The Explorer's Grants Winners

The trips are in, their merits weighed, and three adventurers are ready to explore.
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Apr 16, 2014 | By HB HQ

A month back, we announced adventure: The Huckberry Explorer’s Grants. We wanted to help get you out there—wandering, exploring, traveling, and experiencing the adventures you dream about. So we partnered with some friends (Topo DesignsPolerNemoPeak DesignGoal Zero) to equip the winners with top-notch gear, and we offered up three $1,000 Explorer's Grants. We opened the contest doors, and the trips poured in.

Hiking the Appalachian. Riding the Great Divide. Rafting India. Biking South America. Rowing the Pacific. An avalanche of ideas crashed on our laps—and we hunkered down, carefully considering each one.

After evaluating the 1,500+ entries (with a 9 point scale, nonetheless), we sent the finalists to a National Geographic Adventurer of the Year—Alastair Humphreys, our friend and guide in all things exploring. The criteria we set entailed the following qualifications: “The trip has a purpose, the person shows planning, the directions are clear, the trip is achievable, the person seems capable, it can be documented, and the person is capable of documenting it.”

Alastair got back to us with three winners, who we are proud to announce.

Ian hooked us from the start: ”This fall, I want to canoe the wild Moisie River in Quebec, Canada and climb remote, unclimbed, 1,000+ foot tall granite cliffs along the river with three other explorers.” He went on, “There are few connections to the modern world along the river. We have to take a floatplane to the headwaters, then paddle for three weeks to its terminus at Sept-Iles.” And that’s only half the adventure.

The three man crew has scouted climbing cliffs on Google Earth, and hope that the “trip could introduce brand new routes and bring to light an unexplored climbing area.” Here’s to believing it will.

Alastair’s Notes: “Nice! It's an original idea, uncharted territory, new climbs, and combines canoes with climbing. I like the idea of recce-ing with Google Earth, but not really knowing what they will find.”

Out in Tanzania, Marc’s been working hard in “an isolated mountain village managing an agricultural development project.” He’s wrapping things up this July, then setting out on “a trip on my 125cc motorcycle through the winding Masaai cowpaths between Korogwe and Kiberashi, Tanzania.”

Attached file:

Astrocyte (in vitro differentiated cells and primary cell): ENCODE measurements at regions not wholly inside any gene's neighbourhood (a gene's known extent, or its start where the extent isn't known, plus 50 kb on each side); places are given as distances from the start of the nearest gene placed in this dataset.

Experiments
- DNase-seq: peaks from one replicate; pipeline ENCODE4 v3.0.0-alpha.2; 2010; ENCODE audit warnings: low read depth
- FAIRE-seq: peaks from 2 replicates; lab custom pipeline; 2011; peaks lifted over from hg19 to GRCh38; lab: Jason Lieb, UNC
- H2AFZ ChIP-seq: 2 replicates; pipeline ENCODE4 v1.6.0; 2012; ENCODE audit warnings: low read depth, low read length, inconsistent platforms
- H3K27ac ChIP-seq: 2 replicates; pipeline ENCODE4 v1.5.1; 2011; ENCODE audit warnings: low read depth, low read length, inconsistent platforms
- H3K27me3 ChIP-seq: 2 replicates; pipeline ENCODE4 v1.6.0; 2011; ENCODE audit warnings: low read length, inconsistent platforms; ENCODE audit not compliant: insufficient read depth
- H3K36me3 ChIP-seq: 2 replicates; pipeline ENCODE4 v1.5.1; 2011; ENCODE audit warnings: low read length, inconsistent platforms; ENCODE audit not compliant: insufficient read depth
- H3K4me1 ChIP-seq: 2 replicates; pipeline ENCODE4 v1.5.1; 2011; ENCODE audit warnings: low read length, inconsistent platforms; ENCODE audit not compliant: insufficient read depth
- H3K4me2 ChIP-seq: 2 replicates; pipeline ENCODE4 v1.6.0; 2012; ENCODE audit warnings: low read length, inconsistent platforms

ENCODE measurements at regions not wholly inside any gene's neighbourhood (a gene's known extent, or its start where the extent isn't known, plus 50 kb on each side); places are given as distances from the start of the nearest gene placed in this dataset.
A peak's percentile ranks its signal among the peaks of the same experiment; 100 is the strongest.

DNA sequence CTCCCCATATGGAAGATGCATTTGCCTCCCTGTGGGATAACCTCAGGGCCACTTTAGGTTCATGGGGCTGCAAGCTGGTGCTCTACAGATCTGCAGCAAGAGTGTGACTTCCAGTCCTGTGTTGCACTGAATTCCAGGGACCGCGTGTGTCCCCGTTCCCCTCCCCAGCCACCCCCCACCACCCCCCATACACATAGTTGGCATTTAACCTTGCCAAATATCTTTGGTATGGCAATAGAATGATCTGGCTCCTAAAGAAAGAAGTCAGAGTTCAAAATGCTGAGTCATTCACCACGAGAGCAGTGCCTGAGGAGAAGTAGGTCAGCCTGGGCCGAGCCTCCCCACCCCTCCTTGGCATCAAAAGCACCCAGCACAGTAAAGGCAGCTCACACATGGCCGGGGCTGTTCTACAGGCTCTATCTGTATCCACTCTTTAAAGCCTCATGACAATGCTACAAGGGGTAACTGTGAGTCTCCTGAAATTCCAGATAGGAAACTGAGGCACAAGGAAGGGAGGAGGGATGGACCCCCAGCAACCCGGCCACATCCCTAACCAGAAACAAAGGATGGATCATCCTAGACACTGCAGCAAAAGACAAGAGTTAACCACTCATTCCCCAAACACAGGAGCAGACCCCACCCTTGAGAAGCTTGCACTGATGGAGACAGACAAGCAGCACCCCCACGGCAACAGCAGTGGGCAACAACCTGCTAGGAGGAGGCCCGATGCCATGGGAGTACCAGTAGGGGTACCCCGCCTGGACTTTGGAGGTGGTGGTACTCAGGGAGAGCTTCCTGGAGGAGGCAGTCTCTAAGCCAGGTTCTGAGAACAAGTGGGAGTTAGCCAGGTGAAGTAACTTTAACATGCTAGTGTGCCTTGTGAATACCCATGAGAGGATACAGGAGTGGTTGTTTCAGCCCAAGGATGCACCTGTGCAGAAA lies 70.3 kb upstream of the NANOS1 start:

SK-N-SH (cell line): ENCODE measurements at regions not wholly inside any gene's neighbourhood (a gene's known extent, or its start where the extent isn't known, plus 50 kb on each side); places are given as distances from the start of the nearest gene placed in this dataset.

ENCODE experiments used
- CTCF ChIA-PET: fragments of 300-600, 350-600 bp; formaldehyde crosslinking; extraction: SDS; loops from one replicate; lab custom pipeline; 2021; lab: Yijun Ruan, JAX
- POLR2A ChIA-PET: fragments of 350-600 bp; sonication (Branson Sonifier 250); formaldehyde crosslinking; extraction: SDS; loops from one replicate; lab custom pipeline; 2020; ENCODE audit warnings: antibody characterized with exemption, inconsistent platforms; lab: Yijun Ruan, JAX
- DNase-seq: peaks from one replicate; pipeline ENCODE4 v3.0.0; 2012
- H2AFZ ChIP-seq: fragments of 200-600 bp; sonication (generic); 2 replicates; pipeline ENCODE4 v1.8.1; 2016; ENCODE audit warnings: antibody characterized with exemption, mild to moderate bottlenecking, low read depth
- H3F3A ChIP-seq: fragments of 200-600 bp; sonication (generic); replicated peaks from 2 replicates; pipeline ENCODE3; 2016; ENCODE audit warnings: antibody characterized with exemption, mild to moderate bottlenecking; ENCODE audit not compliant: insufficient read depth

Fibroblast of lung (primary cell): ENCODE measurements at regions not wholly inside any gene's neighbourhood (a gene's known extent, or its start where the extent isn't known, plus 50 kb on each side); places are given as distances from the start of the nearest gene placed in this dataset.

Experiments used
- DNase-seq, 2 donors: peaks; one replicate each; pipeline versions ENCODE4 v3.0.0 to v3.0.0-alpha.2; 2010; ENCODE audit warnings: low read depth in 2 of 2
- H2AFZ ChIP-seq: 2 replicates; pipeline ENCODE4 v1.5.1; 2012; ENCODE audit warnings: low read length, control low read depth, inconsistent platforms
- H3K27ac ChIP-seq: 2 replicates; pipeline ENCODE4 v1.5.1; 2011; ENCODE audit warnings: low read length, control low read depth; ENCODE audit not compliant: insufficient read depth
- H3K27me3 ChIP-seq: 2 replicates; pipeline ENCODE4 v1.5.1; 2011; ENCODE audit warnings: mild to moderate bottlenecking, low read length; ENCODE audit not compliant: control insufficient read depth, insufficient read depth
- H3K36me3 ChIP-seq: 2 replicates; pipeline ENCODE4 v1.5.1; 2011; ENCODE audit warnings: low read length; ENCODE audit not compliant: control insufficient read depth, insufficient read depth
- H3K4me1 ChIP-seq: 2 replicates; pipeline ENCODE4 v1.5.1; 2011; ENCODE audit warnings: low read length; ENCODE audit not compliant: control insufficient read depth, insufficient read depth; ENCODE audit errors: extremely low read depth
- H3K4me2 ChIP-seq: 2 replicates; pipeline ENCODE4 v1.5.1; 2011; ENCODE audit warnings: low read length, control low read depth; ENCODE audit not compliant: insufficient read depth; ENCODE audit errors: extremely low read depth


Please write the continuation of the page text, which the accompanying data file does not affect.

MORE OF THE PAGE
“My starting and ending point will be Korogwe,” Marc says. “In between, I’ll let my hunches guide me. I thrive in 'the bush,' and speak Swahili fluently, so hamna wasiwasi. I’ll sleep out solo or with herders whose paths I cross.”

Alastair’s Notes: “That’s a lovely part of the world—I cycled through it…and I like his conclusion: The why: I’m a free-spirited young man who likes new friends and dusty, unmapped roads.”

William ("Wiggs") and his friend, Hunter Bolling, set up the ultimate hiking/mountaineering challenge while "working a dude ranch and wrangling horses." The plan has 10 steps, completed in 10 days. Here's a short summary:

"We would follow the Wind River High Route as trekked by Alan Dixon and Don Wilson, with several of our own adjustments. We would cross the Continental Divide four times, traverse ten passes between 12,200 ft and 11,500 ft and cover 100 miles with about 20,000 feet of cumulative elevation gain." Sounds hard. The guys sound up for it.

Alastair's Notes: "I like the idea of concocting his own original challenge. It’s a fun challenge too which would make for a great story." And, "It is very beautiful terrain that they are heading to."


Thanks for Being Awesome

We’d like to express our deep gratitude to all adventurers who applied. There’s no shortage of exploring to be had, and reading the stories, ideas and plans was truly inspiring. A sincere thank you—for inspiring and exciting us—is well deserved.

Happy exploring, #seeyououtthere, and stay tuned for adventure updates from our Winners.

Live in the sunshine, swim the sea, drink the wild air. – Ralph Waldo Emerson

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